RBI imposes Rs14-cr penalty on 7 banks for flouting norms
03 January 2019
The Reserve Bank of India (RBI) has imposed penalties of a total Rs14.20 crore on seven banks, including a payments bank and a cooperative bank, for contravention of various sections of the Banking Act during the period between 1 July 2018 and 31 October 2018, according to the latest Financial Stability Report.
The enforcement action was initiated for non-compliance with/contravention of directions on fraud classification and reporting, discipline to be maintained while opening current accounts and reporting to the Central Repository of Information on Large Credits platform and Risk-Based Supervision.
Banks were also penalised for violations of directions/guidelines on KYC norms violation of Income Recognition and Asset Classification norms, delay in resolution of ATM-related grievances, violation of all-inclusive directions and non-compliance with specific direction prohibiting opening of new accounts.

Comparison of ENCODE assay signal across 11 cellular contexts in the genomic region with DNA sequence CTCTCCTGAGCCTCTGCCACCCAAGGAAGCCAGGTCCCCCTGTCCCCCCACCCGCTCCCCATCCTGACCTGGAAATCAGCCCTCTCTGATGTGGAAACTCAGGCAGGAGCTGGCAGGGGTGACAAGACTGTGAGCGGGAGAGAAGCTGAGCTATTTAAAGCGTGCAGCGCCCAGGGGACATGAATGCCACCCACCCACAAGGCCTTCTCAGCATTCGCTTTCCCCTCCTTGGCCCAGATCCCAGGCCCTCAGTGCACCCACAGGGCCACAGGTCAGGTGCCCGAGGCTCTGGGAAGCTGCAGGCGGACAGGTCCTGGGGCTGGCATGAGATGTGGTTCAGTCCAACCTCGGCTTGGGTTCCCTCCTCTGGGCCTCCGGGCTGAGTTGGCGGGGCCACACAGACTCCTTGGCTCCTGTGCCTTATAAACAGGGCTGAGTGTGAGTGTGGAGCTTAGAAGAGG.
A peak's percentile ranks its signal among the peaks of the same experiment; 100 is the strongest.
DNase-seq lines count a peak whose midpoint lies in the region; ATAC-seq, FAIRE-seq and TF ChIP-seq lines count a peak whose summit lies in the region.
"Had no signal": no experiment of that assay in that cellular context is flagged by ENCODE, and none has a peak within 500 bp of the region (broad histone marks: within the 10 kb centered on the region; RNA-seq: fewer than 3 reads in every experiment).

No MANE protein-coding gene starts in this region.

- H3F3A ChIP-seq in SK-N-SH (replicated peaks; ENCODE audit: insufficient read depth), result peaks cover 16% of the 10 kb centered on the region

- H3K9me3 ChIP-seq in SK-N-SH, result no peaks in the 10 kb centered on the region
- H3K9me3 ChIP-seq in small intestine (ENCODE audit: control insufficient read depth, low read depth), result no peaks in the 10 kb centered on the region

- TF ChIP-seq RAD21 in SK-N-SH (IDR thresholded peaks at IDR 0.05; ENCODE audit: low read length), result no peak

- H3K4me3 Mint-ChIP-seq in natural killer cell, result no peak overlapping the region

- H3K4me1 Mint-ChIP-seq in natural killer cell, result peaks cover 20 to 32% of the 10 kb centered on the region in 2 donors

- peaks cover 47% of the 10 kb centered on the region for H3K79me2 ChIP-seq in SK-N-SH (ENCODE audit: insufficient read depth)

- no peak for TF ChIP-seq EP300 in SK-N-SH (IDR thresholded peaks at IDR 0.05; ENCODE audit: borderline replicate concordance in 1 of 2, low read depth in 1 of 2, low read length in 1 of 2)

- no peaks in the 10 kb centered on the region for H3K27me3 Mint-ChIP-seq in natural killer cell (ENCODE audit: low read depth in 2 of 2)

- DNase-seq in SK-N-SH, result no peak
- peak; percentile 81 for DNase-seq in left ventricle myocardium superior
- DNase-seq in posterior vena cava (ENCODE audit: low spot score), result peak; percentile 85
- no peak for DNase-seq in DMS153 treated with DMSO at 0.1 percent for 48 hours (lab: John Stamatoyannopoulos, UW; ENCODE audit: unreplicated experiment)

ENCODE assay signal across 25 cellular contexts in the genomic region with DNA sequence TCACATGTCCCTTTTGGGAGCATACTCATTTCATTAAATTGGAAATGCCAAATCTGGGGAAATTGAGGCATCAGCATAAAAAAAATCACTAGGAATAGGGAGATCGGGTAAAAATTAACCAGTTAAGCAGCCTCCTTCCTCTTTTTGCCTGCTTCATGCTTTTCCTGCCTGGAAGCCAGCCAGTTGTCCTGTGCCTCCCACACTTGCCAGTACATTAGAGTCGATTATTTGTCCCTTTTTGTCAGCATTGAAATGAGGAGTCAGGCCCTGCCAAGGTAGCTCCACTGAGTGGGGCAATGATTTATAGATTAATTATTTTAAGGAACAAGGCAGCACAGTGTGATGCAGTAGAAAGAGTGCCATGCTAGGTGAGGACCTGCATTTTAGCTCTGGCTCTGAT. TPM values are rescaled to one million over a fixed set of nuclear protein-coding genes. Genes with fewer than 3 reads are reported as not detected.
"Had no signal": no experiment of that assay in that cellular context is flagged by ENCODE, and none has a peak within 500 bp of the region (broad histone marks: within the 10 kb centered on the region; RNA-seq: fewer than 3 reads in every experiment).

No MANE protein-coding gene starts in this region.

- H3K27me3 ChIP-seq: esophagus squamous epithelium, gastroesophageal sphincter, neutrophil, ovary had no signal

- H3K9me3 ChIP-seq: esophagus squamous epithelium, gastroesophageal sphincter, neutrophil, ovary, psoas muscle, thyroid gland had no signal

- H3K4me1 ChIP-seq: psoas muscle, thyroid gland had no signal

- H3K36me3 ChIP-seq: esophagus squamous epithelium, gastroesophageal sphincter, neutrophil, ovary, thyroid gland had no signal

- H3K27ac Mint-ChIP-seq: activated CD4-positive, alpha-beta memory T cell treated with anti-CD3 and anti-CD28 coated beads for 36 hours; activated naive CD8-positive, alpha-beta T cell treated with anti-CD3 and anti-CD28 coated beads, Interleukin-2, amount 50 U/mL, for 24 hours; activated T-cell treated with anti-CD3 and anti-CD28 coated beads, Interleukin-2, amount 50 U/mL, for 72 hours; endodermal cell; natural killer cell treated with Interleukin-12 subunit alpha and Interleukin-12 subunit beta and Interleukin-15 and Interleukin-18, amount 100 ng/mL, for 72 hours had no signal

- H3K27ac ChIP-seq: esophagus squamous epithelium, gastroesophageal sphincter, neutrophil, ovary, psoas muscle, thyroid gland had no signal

During the period between 1 July 2017 and 30 June 2018, the Enforcement Department had imposed an aggregate penalty of Rs102.40 crore on 14 banks, including a payments bank and a small finance bank.
RBI had, in April 2017, created a separate Enforcement Department with a view to separating the function of identification of contravention of respective statutes/ guidelines and directives by the regulated entities from imposition of punitive action and to make this process endogenous, formal and structured,
The core function of the department is to enforce regulations and improve compliance, with the overall objective of ensuring financial system stability and promoting public interest and consumer protection.
The RBI has also observed some deficiencies of service centres/business process outsourcing subsidiaries of major foreign banks during its thematic study on operations. These included employees in the outsourced agency getting access rights to the bank’s core banking solution (CBS). It was also observed that user control-related activities, such as password re-setting, access rights to bank’s applications and change request were handled by the outsourced agency.
The report also said banks’ Service Level Agreements (SLAs) with their outsourced agencies did not recognise the Reserve Bank’s right to inspect the service provider of the banks and their books and accounts by one or more officers or employees or other persons.